That the election was peaceful and transparent is all the more remarkable because the stakes were so high – revenue from reserves of 1.8 billion barrels of oil is expected to flow in 2010 – and the margin of victory was wafer-thin. Nine million votes were cast yet, only 41,000 – less than half a percent – separated Mr. Mills of the center-left National Democratic Congress (NDC) from his opponent Nana Akufo-Addo of the ruling center-right New Patriotic Party (NPP).
The winner was conciliatory in victory. "There is no NDC Ghana, there is no NPP Ghana .... There is one Ghana," Atta Mills told cheering supporters after official results were announced this past weekend. "I assure Ghanaians that I will be president for all," he added.
America's 2008 presidential election loomed large over Ghana's poll. Supporters of the two main parties talked of their dreams for an "Obama" – here meaning a first-round win – and analysts hoped that the loser would follow Sen. John McCain's example by conceding quickly and graciously. This Mr. Akufo-Addo did.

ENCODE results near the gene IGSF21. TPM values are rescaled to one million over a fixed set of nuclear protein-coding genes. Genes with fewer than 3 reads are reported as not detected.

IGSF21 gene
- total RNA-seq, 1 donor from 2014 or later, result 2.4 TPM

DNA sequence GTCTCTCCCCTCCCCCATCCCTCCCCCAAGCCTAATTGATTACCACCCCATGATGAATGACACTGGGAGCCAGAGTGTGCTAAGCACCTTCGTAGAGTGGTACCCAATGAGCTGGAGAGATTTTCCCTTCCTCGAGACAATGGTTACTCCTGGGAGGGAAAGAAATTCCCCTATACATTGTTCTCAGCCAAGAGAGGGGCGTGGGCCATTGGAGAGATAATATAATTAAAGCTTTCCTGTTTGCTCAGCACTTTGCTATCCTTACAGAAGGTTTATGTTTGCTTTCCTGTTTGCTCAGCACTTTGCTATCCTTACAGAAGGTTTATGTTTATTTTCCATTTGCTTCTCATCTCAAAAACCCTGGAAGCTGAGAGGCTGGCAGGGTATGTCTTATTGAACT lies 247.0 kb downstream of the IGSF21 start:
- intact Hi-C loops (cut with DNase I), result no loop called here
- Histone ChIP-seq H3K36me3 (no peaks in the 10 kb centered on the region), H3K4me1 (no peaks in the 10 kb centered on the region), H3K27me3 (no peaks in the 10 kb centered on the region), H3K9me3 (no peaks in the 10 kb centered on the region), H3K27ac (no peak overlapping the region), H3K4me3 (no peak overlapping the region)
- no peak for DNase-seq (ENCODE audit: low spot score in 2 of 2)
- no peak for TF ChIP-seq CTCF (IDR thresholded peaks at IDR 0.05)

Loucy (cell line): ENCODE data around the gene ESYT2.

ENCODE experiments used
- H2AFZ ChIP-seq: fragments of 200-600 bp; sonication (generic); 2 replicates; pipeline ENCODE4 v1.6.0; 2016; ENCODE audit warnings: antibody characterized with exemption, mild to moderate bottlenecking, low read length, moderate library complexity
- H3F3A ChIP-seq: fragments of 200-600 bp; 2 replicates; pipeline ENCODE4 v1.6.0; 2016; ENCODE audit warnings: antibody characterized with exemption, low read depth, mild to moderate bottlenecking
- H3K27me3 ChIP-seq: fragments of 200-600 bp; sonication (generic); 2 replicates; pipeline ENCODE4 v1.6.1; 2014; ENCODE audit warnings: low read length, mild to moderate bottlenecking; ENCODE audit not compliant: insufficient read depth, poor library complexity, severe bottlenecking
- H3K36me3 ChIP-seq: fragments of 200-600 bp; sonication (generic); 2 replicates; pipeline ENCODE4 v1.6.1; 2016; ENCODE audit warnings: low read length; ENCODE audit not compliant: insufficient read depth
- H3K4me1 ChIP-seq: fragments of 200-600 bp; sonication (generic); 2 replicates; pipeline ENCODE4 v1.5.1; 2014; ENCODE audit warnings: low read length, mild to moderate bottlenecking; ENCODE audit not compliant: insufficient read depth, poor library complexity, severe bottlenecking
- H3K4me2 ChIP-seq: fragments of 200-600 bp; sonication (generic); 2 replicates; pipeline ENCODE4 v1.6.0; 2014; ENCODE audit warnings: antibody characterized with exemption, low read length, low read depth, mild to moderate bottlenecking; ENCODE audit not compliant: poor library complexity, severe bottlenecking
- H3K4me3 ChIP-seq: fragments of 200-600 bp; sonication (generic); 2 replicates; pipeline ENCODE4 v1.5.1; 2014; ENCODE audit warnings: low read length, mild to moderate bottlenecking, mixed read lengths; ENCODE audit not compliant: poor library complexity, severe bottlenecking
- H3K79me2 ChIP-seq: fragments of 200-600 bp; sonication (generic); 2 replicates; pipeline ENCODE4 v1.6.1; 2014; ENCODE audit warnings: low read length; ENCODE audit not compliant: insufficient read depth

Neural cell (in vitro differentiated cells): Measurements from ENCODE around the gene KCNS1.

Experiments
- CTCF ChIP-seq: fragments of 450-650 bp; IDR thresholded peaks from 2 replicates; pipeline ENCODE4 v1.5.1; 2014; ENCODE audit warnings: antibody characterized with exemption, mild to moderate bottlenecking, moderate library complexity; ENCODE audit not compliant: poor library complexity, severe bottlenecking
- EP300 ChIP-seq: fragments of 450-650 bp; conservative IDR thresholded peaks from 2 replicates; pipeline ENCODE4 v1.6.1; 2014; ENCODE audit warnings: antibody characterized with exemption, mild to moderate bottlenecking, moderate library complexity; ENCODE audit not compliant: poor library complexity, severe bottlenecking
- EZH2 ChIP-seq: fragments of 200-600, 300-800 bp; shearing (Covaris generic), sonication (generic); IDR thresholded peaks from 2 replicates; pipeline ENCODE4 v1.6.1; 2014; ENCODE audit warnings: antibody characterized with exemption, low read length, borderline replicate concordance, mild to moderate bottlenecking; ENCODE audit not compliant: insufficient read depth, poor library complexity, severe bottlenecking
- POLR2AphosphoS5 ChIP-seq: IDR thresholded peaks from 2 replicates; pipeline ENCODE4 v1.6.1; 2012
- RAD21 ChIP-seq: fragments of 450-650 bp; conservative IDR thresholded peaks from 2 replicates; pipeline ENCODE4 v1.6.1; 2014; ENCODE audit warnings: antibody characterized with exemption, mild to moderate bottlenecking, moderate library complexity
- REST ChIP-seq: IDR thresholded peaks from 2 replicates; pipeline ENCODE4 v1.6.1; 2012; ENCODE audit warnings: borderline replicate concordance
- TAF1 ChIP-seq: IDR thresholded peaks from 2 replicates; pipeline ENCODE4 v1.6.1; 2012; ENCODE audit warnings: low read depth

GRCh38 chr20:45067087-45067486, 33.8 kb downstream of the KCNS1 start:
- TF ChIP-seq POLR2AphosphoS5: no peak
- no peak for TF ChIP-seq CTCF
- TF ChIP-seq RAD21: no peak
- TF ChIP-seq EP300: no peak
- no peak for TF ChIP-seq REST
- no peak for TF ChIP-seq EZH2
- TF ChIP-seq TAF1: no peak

Emmanuel Gyimah-Boadi of the Ghana Centre for Democratic Development described the "mutual loathing and distrust" between the political rivals, yet it did not erupt into violence.
So why has Ghana succeeded where others so spectacularly fail?
Ghana's multiparty democracy is youthful but entrenched. Its unlikely progenitor was Jerry Rawlings, a serial coup organizer and military ruler. But in 1992 Mr. Rawlings reestablished multiparty democracy and there have been four elections since.